VR in Unity: Managing Controller Input and Hand Presence (Part 2: Creating Animated Hands)

This guide is a continuation of my last post how to handle VR controller input and will focus on creating animated hand controllers instead of using the standard 3D controller models.

Set Up the Hand Models

In our hand presence script we create three new variables. We create a public gameobject variable to store our hand model prefab, a public bool to control whether we are showing the controller or the hand model, and a private gameobject to store our spawned hand model.

In void Start() we declare our spawnedHandModel variable as an instantiation of our handModelPrefab:

Then in the Update() function we create a simple bool check to control whether we spawn in our hand model or our controller:

Now on the left and right HandPresence prefabs we drag in the associated left and right hand models to the designated fields. If you do not have hand models yet, you can download the Oculus Hands package below:

Oculus Hands Unity Package

With the showController bool set to false our hands are properly displaying in place of the controllers.

Animate Hands According to Player Input

Depending on the hand assets you download you may or may not already have an animator set up on the prefabs as well as a number of preset animations. The Oculus package includes both the controllers and animation packages. If you do not already have an Animator component on your hands proceed to create one as well as an Animator Controller. Assign the controller to the Animator component and repeat for both hands.

Open the Animator window and create two new float Parameters — Grip and Trigger. Right click in the Animator tree and Create State -> From New Blend Tree. Double click on the blend tree and in the Inspector update the Blend Type to 2D Freeform Cartesian. Set the first parameter to Grip and the second to Trigger.

In the Motion list create 4 new motion states and set the values to: (0,0)(0,1)(1,0)(1,1). Now we can drag in the associated poses from our Oculus package. Be sure to note whether you are working from the right or left animation controller as the animations are specific to each hand.

Into each field drag the blue triangle subcomponent for each animation.

In position 1 we add right hand default animation to represent no grip and no trigger behavior.

In position 2 we are pinching but have no grip, and we drag in the right pinch pose.

In position 3 we are gripping only and can use the squirtgun squeeze pose here for a half grip.

In position 4 we are both gripping and pinching so we use the tightened fist pose here.

We can drag in our right hand model to the preview area to preview the animation between states:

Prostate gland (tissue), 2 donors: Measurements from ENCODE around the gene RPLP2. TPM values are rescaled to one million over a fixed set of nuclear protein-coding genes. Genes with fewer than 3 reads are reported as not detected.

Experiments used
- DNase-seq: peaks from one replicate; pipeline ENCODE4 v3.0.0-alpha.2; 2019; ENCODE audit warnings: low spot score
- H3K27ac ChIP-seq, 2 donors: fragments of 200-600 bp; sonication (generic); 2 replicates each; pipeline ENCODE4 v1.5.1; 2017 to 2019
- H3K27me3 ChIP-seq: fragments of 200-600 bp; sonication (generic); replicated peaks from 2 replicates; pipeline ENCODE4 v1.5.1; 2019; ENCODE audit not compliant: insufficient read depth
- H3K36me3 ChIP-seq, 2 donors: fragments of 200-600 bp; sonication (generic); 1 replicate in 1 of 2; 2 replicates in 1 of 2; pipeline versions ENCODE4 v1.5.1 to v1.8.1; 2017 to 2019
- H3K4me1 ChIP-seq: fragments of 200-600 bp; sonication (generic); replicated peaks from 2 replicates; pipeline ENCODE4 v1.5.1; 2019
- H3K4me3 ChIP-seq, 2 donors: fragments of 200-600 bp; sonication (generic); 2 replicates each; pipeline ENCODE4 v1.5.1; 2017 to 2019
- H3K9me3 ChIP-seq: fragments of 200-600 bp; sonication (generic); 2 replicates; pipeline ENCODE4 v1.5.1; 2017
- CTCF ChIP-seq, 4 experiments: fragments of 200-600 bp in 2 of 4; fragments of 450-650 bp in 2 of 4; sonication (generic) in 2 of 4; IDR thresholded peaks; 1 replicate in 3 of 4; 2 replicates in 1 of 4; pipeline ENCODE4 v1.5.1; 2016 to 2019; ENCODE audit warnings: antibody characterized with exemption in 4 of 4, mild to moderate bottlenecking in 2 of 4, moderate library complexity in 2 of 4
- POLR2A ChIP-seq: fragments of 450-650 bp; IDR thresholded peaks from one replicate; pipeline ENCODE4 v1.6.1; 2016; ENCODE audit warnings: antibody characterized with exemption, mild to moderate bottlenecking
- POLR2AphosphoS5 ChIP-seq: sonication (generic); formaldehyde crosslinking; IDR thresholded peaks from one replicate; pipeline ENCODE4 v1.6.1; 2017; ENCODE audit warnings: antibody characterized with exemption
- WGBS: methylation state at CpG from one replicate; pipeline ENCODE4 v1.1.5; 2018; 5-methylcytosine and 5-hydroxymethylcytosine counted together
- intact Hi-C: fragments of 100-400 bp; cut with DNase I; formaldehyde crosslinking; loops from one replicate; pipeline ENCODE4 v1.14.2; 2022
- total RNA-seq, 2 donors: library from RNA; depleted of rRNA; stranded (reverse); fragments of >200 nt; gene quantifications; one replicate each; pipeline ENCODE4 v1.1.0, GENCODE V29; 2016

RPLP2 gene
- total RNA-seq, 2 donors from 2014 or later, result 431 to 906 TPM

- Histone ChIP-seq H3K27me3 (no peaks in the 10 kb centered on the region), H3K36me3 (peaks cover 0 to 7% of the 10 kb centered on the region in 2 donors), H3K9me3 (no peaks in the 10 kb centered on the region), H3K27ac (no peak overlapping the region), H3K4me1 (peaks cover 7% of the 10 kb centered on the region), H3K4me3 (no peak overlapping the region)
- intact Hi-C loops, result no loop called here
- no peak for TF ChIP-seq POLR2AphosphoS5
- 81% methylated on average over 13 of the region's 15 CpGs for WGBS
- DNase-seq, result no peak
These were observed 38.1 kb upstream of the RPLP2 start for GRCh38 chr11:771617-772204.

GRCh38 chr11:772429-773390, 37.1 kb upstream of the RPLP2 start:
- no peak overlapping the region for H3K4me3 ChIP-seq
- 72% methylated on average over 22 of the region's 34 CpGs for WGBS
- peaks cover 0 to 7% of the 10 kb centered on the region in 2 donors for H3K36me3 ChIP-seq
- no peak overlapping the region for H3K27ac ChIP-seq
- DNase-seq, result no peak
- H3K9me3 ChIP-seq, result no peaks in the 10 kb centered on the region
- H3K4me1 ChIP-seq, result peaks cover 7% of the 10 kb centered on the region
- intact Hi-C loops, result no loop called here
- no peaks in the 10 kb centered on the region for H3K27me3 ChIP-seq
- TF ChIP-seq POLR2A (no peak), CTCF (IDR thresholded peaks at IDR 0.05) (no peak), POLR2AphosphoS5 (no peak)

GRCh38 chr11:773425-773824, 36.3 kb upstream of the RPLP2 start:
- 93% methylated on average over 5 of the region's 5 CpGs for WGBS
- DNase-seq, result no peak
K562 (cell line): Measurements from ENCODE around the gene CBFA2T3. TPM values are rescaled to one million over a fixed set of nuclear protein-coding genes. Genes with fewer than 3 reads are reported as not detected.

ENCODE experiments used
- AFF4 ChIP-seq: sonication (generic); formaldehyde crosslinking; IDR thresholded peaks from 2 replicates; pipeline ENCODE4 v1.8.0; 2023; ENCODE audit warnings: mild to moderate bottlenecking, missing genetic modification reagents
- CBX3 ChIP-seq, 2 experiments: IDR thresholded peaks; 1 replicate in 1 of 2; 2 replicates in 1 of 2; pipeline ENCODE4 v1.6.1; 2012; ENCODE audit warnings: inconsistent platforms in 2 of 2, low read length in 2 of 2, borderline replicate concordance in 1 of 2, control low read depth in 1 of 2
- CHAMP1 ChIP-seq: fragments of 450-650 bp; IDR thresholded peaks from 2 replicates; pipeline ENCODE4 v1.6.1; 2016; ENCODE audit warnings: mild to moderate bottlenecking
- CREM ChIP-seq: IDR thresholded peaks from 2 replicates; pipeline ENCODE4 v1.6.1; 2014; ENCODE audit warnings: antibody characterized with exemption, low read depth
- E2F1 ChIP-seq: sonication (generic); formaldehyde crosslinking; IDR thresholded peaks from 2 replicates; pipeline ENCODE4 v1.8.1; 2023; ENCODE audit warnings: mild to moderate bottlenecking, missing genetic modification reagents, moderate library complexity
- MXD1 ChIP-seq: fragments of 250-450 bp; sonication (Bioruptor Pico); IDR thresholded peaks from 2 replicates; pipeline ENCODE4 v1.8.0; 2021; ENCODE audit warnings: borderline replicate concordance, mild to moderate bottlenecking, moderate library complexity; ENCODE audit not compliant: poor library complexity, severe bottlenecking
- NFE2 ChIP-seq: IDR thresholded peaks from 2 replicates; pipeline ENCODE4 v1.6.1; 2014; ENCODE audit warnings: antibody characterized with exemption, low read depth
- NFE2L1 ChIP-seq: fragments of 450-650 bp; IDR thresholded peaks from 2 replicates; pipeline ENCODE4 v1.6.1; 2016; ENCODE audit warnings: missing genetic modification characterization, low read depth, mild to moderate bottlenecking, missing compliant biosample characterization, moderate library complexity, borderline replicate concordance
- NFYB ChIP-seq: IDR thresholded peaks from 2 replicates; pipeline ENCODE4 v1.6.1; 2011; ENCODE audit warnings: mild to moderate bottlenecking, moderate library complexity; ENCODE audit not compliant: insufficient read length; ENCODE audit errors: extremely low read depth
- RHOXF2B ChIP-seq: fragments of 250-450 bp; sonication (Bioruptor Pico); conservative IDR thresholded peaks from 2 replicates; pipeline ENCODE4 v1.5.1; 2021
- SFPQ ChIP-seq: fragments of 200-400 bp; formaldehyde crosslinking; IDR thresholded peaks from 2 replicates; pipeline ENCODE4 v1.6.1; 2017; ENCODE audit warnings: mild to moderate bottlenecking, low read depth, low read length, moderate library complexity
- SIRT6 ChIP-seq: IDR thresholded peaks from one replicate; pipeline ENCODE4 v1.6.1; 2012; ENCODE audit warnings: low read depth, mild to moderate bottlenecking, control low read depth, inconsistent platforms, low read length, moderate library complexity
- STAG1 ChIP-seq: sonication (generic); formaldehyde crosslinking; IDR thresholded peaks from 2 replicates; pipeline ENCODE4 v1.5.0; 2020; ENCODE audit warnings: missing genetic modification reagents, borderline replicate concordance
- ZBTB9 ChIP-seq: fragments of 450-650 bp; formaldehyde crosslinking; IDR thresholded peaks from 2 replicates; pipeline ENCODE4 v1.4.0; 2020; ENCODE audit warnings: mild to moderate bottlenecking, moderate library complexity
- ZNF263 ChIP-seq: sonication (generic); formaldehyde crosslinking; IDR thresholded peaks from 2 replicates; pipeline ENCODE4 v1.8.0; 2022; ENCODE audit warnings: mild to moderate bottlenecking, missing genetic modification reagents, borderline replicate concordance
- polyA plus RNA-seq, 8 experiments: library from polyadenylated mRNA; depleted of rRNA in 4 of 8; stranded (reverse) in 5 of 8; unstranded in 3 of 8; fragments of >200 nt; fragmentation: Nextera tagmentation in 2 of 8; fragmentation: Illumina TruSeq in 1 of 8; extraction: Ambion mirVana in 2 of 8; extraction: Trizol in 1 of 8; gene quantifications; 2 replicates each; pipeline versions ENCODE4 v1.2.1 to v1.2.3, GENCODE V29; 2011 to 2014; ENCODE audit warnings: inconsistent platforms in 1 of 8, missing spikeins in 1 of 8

For the left hand we can duplicate the controller and update the animations to the left hand variations.

Be sure your default state is set to move from entry to the blend tree and we are ready to implement the code logic. Back in the HandPresence script create a new private animator variable for handAnimator and assign it in void Start().

For now comment out all of the if statements currently in the update function. Instead we will create a new function for UpdateHandAnimation() and add the trigger input check logic here instead:

We copy the same logic for grip inside this same method. This method will check for our input for both the trigger and grip buttons and update our blend tree as needed to match the 0 to 1 float scale for each button.

Finally, we call this function when we are not showing the controllers in the update function:

Voila! We have hand tracking behavior that feels responsive and gives the player feedback on the actions they are taking within our game.

One additional feature you may want to add to prevent errors is to call the controller initialization again after void Start(). The reason for this is that sometimes controllers will not register right at void start but only after they are picked up. We reinitialize this in the event it fails by moving all of our start method code to a new function (TryToInitialize()) and after calling it in Start, calling it again in update if it fails:

The syntax “!targetDevice.isValid” will check if we have a device and return true if no controllers are found, at which point we run the initialize code again. We also put the controller vs hands bool check into an else statement to be sure this runs after our devices have been found.

All set! I hope you enjoyed this guide on setting up animated hand controllers for VR in Unity. In my next guide I’ll tackle creating a teleportation system. See ya there!

Unity Developer from Los Angeles, CA